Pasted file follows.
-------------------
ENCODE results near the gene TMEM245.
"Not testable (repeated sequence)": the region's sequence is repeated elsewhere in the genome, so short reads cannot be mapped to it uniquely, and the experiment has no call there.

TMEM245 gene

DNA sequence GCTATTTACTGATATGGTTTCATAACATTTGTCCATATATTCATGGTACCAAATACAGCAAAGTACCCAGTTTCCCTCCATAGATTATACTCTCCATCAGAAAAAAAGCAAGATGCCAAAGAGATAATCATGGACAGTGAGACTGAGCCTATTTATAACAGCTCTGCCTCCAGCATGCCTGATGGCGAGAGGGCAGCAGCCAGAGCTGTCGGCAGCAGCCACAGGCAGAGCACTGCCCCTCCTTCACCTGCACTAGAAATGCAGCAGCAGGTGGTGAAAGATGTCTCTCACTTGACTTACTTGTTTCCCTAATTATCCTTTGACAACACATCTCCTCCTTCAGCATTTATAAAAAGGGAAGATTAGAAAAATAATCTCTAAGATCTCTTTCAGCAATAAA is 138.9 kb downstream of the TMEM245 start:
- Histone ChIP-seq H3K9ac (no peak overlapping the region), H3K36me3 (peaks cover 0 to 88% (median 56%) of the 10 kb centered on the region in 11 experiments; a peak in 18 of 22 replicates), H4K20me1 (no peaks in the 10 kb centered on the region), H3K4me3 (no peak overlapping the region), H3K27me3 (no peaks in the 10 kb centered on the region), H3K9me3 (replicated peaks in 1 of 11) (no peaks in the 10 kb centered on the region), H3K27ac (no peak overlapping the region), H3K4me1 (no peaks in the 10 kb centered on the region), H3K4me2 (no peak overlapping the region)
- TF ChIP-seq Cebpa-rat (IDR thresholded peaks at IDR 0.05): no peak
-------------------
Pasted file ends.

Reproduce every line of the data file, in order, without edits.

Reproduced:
ENCODE results near the gene TMEM245.
"Not testable (repeated sequence)": the region's sequence is repeated elsewhere in the genome, so short reads cannot be mapped to it uniquely, and the experiment has no call there.

TMEM245 gene

DNA sequence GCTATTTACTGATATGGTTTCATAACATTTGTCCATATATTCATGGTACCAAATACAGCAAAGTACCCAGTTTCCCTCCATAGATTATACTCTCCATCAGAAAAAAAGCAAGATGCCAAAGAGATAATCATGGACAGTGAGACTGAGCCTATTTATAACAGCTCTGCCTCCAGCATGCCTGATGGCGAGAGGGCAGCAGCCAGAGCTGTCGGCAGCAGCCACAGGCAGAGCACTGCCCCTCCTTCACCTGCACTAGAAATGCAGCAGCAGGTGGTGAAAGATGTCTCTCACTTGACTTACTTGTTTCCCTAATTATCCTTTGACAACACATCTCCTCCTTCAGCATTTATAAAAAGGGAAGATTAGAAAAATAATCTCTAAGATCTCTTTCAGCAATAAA is 138.9 kb downstream of the TMEM245 start:
- Histone ChIP-seq H3K9ac (no peak overlapping the region), H3K36me3 (peaks cover 0 to 88% (median 56%) of the 10 kb centered on the region in 11 experiments; a peak in 18 of 22 replicates), H4K20me1 (no peaks in the 10 kb centered on the region), H3K4me3 (no peak overlapping the region), H3K27me3 (no peaks in the 10 kb centered on the region), H3K9me3 (replicated peaks in 1 of 11) (no peaks in the 10 kb centered on the region), H3K27ac (no peak overlapping the region), H3K4me1 (no peaks in the 10 kb centered on the region), H3K4me2 (no peak overlapping the region)
- TF ChIP-seq Cebpa-rat (IDR thresholded peaks at IDR 0.05): no peak